Drugs known to cause addiction include illegal drugs as well as prescription or over-the-counter drugs, according to the definition of the American Society of Addiction Medicine. • Stimulants: o Amphetamine and methamphetamine o Cocaine o Nicotine • Sedatives and hypnotics: o Alcohol o Barbiturates o Benzodiazepines, particularly flunitrazepam, triazolam, temazepam, and nimetazepam o Methaqualone and the related quinazolinone sedative-hypnotics • Opiate and opioid analgesics o Morphine and codeine, the two naturally occurring opiate analgesics o Semi-synthetic opiates, such as heroin (diacetylmorphine), oxycodone, hydrocodone, and hydromorphone o Fully synthetic opioids, such as fentanyl, meperidine/pethidine, and methadone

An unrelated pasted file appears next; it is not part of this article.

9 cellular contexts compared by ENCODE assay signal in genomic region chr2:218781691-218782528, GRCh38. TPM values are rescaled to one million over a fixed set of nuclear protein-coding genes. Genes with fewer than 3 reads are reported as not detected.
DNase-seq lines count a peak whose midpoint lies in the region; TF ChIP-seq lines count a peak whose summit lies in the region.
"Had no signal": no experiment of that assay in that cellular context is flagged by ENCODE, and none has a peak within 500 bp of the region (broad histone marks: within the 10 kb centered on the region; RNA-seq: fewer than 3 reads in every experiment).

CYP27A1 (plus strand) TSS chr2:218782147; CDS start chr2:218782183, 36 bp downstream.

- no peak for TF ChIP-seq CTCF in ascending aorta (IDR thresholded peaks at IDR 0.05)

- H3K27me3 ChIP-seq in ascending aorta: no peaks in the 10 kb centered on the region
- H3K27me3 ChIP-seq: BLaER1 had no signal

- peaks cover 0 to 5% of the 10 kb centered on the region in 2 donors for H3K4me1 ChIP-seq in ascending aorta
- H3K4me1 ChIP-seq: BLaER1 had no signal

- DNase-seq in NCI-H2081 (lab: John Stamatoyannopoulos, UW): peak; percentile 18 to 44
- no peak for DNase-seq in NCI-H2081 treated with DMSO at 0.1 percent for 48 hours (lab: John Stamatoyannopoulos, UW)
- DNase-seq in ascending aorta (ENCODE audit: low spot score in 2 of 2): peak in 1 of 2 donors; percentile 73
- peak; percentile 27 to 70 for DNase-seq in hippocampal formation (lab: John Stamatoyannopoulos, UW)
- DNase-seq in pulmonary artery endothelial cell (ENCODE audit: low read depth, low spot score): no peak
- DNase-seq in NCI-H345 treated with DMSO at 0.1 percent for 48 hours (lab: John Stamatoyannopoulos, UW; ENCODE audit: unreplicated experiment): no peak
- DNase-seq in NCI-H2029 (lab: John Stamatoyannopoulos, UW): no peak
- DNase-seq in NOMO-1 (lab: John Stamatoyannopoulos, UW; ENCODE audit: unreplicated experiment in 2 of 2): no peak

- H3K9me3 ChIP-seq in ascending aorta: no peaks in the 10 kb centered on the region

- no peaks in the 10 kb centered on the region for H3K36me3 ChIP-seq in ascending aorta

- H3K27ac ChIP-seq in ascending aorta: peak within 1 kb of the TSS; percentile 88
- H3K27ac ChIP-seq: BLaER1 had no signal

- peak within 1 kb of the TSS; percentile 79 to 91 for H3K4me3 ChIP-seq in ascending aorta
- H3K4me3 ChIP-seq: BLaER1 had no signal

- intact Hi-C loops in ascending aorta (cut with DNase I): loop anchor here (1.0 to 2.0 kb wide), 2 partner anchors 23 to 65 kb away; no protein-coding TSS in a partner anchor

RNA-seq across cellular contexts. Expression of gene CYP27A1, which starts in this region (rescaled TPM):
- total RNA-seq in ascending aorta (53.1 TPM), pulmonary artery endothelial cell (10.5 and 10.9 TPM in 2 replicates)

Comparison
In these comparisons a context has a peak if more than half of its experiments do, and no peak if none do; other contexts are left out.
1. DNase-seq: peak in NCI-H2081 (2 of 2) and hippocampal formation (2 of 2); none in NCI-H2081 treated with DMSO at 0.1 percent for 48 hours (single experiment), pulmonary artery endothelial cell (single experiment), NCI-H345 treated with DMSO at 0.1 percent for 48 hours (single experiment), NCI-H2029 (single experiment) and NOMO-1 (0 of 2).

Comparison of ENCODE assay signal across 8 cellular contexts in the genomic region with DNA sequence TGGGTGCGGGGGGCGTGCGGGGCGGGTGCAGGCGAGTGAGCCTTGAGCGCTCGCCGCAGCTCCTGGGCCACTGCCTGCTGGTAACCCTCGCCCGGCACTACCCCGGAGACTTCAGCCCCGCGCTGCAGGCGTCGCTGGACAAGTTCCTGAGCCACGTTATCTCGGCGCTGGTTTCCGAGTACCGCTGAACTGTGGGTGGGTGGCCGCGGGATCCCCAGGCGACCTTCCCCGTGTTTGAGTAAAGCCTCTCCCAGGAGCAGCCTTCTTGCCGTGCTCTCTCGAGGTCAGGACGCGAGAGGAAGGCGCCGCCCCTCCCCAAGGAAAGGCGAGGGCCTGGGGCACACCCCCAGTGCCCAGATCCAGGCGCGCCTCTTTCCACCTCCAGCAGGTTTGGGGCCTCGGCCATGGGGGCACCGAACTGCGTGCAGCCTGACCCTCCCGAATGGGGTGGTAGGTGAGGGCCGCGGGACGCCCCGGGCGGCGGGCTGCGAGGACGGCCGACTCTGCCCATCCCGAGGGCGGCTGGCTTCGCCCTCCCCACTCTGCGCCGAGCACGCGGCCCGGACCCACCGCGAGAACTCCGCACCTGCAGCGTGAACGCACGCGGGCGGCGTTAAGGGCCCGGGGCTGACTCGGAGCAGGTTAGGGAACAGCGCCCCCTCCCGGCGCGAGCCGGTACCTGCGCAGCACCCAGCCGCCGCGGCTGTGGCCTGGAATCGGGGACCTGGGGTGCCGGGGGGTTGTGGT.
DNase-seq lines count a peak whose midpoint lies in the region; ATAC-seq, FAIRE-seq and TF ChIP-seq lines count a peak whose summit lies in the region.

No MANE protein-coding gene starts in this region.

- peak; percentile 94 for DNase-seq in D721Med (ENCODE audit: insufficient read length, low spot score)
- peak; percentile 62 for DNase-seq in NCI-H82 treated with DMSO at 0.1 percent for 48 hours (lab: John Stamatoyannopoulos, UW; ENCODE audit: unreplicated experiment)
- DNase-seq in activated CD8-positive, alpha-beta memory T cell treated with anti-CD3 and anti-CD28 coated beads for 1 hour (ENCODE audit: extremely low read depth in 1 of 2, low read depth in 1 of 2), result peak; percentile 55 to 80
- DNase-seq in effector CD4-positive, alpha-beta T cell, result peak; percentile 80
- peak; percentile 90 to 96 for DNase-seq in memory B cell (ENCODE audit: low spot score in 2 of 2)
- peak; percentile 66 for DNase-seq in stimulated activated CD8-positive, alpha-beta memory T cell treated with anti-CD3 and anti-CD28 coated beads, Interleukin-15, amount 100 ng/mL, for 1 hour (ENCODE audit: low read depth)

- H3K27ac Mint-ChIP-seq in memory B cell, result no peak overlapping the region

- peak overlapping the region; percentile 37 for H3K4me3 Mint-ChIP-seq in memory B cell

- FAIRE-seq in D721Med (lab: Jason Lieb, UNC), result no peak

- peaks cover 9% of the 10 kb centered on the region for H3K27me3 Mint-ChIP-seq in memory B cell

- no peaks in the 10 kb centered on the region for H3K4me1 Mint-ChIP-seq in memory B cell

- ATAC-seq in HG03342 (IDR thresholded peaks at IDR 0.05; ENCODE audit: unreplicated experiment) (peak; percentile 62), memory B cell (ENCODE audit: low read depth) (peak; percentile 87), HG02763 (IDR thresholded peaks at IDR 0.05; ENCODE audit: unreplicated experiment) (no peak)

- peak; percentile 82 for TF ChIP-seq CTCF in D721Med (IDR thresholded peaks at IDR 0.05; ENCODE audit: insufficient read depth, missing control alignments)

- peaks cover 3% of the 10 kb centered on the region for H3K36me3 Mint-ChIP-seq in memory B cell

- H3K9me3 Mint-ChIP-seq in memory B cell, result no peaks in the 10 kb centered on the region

The German drug company Bayer named its new over the counter drug "Heroin" in 1895. The name was derived from the German word "heroisch" (heroic) due to its perceived "heroic" effects upon a user. It was chiefly developed as a morphine substitute for cough suppressants that did not have morphine's addictive side-effects. Morphine at the time was a popular recreational drug, and Bayer wished to find a similar but non-addictive substitute to market. However, contrary to Bayer's advertising as a "non-addictive morphine substitute," heroin would soon have one of the highest rates of dependence amongst its users.
Diacetylmorphine is used as a recreational drug for the transcendent relaxation and intense euphoria it induces. Anthropologist Michael Agar once described heroin as "the perfect